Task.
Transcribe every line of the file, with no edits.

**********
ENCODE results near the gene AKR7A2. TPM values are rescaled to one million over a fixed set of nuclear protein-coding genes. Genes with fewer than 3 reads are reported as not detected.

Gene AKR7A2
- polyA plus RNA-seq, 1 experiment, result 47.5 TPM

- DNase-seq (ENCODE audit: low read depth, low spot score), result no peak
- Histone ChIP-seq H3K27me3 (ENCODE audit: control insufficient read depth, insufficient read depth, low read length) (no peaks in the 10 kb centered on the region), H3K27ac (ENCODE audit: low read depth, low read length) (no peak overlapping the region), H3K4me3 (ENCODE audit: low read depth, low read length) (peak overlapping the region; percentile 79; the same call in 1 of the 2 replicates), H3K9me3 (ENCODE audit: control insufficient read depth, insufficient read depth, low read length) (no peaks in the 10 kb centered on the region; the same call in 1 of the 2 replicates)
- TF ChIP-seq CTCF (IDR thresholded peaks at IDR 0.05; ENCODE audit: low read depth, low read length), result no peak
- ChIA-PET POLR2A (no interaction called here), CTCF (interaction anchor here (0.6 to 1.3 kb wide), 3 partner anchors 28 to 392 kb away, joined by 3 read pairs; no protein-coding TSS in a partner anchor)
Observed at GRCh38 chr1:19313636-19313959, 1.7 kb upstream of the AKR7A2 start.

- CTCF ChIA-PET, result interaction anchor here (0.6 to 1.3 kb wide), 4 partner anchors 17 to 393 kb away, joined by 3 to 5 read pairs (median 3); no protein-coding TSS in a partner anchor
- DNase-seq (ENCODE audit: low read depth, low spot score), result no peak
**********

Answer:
ENCODE results near the gene AKR7A2. TPM values are rescaled to one million over a fixed set of nuclear protein-coding genes. Genes with fewer than 3 reads are reported as not detected.

Gene AKR7A2
- polyA plus RNA-seq, 1 experiment, result 47.5 TPM

- DNase-seq (ENCODE audit: low read depth, low spot score), result no peak
- Histone ChIP-seq H3K27me3 (ENCODE audit: control insufficient read depth, insufficient read depth, low read length) (no peaks in the 10 kb centered on the region), H3K27ac (ENCODE audit: low read depth, low read length) (no peak overlapping the region), H3K4me3 (ENCODE audit: low read depth, low read length) (peak overlapping the region; percentile 79; the same call in 1 of the 2 replicates), H3K9me3 (ENCODE audit: control insufficient read depth, insufficient read depth, low read length) (no peaks in the 10 kb centered on the region; the same call in 1 of the 2 replicates)
- TF ChIP-seq CTCF (IDR thresholded peaks at IDR 0.05; ENCODE audit: low read depth, low read length), result no peak
- ChIA-PET POLR2A (no interaction called here), CTCF (interaction anchor here (0.6 to 1.3 kb wide), 3 partner anchors 28 to 392 kb away, joined by 3 read pairs; no protein-coding TSS in a partner anchor)
Observed at GRCh38 chr1:19313636-19313959, 1.7 kb upstream of the AKR7A2 start.

- CTCF ChIA-PET, result interaction anchor here (0.6 to 1.3 kb wide), 4 partner anchors 17 to 393 kb away, joined by 3 to 5 read pairs (median 3); no protein-coding TSS in a partner anchor
- DNase-seq (ENCODE audit: low read depth, low spot score), result no peak